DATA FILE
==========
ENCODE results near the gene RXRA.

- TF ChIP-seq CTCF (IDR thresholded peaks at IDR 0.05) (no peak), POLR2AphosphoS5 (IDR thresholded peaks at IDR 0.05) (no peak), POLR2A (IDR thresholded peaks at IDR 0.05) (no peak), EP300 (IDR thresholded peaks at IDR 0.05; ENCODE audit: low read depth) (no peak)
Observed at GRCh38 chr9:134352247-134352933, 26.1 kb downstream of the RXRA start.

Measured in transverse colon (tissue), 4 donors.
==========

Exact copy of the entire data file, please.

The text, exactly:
ENCODE results near the gene RXRA.

- TF ChIP-seq CTCF (IDR thresholded peaks at IDR 0.05) (no peak), POLR2AphosphoS5 (IDR thresholded peaks at IDR 0.05) (no peak), POLR2A (IDR thresholded peaks at IDR 0.05) (no peak), EP300 (IDR thresholded peaks at IDR 0.05; ENCODE audit: low read depth) (no peak)
Observed at GRCh38 chr9:134352247-134352933, 26.1 kb downstream of the RXRA start.

Measured in transverse colon (tissue), 4 donors.